The building was called South Hall. Meat, fish, baked goods and fresh flowers were sold inside. Farmers sold fruits and vegetables outside under a permanent roof. The public market quickly became popular and welcomed shoppers for more than one hundred thirty years. Then on April thirtieth, two thousand seven, a huge fire of unknown cause almost completely destroyed South Hall. Many sellers and buyers wondered if this would end the historic market.
Thomas Calomiris owns Thomas Calomiris and Sons in South Hall. The Greek food business has been in his family for more than sixty years. He remembers getting news of the fire.
THOMAS CALOMIRIS: "Well, our first thought was where we're gonna' work. How we're gonna' get a job. So either, we would have to move, open somewhere else. That's what we were thinking. We thought that that would be it."
But the day after the fire, the mayor of the District of Columbia, Adrian Fenty, took action. He promised to restore South Hall to "its architectural and historical splendor."
The fourteen South Hall business owners moved to a temporary shelter across the street. The farmers market also continued operations.
Two years later, on June twenty-sixth, the new Eastern Market re-opened. Natural light floods in from above where skylights were added along the roofline. An air conditioning system now keeps the Hall cool. And in the winter a heating system will make it warm. There is also a new moveable stage and theater lighting for performances.
The Eastern Market project cost about twenty-two million dollars. Tom Calomiris thinks it was worth it. Business is good he says.
THOMAS CALOMIRIS: "Hey, it's been very good. We're very pleased. So, you know, we're very happy with the work they did. You know, it's a lot nicer and cleaner."
That was "Land of 1000 Dances," one of many successful songs from soul singer Wilson Pickett. Our listener Johnson Okwu Kamalu of Nigeria wants to know more about one of his favorite artists.
Wilson Pickett recorded more than fifty hit songs during his career. His heartfelt, powerful, soulful singing helped establish him as one of the greatest rhythm and blues performers of all time.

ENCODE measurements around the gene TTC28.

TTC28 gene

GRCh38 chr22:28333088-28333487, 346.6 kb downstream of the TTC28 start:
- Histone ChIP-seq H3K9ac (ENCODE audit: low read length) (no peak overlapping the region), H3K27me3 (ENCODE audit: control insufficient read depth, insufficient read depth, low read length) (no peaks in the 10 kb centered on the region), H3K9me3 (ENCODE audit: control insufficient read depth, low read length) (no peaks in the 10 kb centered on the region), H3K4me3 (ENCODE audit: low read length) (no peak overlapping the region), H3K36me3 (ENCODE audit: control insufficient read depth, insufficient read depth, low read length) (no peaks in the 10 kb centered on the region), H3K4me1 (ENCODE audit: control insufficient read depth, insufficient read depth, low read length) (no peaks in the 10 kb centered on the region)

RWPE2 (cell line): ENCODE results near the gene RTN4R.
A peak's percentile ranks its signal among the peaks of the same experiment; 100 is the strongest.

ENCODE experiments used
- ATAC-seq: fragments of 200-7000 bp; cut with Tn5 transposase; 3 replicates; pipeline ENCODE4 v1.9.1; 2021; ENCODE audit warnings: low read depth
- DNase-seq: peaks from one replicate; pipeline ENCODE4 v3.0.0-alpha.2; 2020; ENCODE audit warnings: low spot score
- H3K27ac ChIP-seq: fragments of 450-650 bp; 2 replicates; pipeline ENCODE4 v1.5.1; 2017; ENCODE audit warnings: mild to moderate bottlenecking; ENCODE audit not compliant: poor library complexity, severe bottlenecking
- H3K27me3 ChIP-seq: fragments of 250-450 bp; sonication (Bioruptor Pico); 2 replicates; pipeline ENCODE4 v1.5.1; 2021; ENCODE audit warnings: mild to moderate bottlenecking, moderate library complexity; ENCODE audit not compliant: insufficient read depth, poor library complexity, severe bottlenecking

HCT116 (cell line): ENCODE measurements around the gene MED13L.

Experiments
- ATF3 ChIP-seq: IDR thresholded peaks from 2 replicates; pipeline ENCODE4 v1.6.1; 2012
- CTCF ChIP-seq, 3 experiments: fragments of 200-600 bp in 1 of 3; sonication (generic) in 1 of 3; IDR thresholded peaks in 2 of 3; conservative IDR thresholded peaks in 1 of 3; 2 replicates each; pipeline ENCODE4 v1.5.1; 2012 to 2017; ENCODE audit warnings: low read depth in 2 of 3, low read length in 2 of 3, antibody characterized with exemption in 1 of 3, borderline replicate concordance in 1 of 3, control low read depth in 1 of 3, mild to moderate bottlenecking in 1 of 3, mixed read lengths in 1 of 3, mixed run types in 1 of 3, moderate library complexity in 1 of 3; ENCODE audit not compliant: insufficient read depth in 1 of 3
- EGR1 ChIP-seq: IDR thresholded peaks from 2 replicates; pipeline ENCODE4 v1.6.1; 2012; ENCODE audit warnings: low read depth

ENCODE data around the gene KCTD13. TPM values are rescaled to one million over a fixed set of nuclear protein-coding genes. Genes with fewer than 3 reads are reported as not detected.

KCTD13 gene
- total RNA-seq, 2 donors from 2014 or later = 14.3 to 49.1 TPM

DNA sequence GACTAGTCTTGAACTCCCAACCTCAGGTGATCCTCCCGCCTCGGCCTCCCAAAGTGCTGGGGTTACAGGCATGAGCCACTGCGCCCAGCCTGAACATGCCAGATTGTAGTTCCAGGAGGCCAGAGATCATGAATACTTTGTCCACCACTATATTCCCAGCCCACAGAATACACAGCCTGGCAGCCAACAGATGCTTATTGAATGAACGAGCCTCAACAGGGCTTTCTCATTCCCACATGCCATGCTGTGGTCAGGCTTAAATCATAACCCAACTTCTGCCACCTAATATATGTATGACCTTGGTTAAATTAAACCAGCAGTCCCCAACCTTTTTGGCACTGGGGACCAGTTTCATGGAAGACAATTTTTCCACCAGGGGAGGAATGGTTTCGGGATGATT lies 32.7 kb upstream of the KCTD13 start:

Wilson Pickett was born in nineteen forty-one in Prattville, Alabama. Like many rhythm and blues artists of the day, he began his musical career singing in church choirs. Later he sang in musical groups before launching his solo career.
By nineteen sixty-five Wilson Pickett had joined forces with music producer Jerry Wexler. "In the Midnight Hour" became his first number one song. It remains one of his most popular songs.
Wilson Pickett joined the Rock and Roll Hall of Fame in nineteen ninety-one. He received a Pioneer Award from the Rhythm and Blues Foundation in nineteen ninety-three. And in nineteen ninety-nine he was inducted into the Grammy Hall of Fame.
But the successful singer's personal life was as dark as his professional career was bright. He had a painful childhood at the hands of his mother. As an adult he was arrested for several crimes, including carrying a loaded gun and several drug charges. In nineteen ninety-three, he spent one year in jail on a drunk driving charge.
Wilson Pickett stopped performing in two thousand four because of health problems. He died at the age of sixty-four in two thousand six. We leave you with his final number one song. From nineteen seventy one, here is "Don't Knock My Love."
I'm Doug Johnson. I hope you enjoyed our program.
It was written by June Simms and Caty Weaver, who was
also our producer.
Join us again next week for AMERICAN MOSAIC, VOA's radio magazine in Special English.